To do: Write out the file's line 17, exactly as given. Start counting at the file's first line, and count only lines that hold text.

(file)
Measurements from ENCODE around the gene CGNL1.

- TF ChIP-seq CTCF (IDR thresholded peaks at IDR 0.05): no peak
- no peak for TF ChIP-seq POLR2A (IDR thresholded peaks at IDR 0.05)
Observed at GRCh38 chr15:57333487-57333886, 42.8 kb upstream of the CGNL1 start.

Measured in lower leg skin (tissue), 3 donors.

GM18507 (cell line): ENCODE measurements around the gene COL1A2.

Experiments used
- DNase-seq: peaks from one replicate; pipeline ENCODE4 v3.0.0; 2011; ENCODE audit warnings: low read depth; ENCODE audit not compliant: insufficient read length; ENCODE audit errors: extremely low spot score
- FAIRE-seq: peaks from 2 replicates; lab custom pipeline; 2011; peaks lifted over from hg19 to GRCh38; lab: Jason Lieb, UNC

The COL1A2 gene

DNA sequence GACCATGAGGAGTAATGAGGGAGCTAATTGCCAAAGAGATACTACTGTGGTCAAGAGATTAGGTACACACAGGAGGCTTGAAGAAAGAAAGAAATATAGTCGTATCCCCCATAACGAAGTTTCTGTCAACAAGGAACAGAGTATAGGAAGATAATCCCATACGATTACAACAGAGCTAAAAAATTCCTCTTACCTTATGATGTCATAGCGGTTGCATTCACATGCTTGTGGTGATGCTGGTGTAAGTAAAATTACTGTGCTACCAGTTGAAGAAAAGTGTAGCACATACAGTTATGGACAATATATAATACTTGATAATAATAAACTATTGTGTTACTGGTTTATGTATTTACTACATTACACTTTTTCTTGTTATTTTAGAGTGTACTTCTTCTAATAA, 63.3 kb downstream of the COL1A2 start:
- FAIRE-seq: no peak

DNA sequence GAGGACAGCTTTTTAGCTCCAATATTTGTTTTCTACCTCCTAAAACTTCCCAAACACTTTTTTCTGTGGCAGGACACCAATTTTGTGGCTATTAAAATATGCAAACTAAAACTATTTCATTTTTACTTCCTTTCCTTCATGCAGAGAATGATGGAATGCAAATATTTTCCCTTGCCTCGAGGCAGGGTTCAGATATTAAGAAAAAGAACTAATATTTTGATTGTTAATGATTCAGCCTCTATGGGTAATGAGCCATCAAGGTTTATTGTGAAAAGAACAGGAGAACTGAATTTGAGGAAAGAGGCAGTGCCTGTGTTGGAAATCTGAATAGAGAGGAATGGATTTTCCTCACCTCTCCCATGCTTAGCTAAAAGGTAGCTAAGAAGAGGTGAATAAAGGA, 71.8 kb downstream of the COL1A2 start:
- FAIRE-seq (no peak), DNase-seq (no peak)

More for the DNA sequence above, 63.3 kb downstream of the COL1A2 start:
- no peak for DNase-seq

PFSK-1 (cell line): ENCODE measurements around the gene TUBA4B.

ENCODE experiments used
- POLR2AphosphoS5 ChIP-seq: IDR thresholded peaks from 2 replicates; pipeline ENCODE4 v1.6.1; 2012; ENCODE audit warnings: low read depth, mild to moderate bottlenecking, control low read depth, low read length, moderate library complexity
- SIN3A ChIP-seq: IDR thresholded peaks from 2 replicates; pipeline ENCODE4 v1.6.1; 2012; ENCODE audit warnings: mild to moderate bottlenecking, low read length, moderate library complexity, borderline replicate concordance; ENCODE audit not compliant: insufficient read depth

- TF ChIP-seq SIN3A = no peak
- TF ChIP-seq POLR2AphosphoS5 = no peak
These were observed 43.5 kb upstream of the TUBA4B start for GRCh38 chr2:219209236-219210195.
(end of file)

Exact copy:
PFSK-1 (cell line): ENCODE measurements around the gene TUBA4B.